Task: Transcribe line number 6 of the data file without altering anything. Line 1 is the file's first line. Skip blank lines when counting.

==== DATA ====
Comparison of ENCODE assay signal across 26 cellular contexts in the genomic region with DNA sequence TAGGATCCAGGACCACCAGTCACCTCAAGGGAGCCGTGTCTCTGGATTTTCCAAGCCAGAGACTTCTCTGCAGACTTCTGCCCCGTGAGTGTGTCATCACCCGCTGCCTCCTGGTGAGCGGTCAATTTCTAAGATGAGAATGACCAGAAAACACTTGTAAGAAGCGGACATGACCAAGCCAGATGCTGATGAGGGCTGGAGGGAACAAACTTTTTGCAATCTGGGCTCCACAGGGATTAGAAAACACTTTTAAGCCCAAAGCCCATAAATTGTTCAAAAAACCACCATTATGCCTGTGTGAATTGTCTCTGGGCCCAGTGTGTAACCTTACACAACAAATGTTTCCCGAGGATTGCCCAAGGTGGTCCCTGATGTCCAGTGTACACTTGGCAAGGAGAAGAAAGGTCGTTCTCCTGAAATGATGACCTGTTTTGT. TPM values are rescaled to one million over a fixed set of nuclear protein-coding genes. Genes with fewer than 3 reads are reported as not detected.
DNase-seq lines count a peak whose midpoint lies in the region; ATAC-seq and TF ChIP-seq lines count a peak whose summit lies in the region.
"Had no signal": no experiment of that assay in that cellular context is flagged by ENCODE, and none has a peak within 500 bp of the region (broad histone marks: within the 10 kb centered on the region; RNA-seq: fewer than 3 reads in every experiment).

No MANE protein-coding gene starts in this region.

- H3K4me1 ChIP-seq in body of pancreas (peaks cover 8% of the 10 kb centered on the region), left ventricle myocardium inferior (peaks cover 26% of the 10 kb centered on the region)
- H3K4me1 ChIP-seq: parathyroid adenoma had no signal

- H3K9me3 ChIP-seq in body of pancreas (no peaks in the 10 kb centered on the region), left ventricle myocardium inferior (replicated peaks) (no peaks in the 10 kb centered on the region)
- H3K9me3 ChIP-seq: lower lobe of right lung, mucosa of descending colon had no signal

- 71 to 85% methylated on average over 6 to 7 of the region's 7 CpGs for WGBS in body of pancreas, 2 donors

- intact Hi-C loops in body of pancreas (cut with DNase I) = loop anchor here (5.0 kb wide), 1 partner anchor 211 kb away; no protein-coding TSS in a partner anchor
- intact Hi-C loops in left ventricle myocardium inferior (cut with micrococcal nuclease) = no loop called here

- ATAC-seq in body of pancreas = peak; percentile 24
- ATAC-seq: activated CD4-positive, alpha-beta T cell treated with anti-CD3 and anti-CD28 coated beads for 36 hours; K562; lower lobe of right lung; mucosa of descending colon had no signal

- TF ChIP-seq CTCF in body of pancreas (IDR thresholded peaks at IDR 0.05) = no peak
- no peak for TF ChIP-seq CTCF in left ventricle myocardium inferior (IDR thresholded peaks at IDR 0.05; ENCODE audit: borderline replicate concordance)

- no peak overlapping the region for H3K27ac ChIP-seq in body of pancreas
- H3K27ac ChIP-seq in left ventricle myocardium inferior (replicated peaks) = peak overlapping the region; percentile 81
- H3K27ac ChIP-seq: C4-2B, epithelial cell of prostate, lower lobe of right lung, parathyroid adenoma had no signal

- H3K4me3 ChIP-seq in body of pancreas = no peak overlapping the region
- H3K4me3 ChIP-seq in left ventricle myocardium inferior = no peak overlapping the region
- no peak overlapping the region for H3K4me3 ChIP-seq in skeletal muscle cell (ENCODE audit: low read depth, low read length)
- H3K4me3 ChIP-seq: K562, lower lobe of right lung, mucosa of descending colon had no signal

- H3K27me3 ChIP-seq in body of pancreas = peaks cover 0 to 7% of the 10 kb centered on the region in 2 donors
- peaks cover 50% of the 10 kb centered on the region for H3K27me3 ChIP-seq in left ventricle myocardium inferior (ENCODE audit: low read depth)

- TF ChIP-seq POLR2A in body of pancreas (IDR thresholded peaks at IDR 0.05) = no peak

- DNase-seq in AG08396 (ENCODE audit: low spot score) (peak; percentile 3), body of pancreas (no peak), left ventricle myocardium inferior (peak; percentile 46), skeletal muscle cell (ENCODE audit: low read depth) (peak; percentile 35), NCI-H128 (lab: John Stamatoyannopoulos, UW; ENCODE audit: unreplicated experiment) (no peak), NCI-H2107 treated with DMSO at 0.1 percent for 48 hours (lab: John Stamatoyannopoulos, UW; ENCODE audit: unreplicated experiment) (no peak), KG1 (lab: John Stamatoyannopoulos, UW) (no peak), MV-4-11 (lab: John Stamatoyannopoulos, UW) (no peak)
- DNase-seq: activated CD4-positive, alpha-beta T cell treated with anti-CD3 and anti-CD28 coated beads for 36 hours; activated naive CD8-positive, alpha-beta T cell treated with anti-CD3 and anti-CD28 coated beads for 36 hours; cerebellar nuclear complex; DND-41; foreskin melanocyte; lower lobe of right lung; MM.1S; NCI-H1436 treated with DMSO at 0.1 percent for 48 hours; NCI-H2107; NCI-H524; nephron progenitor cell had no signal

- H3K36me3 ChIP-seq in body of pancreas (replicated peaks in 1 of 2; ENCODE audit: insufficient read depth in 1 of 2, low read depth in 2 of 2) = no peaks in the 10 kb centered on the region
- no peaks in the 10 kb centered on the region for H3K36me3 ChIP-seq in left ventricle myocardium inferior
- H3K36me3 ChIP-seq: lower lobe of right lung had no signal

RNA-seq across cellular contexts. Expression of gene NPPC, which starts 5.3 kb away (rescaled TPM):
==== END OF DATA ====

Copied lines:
- H3K4me1 ChIP-seq: parathyroid adenoma had no signal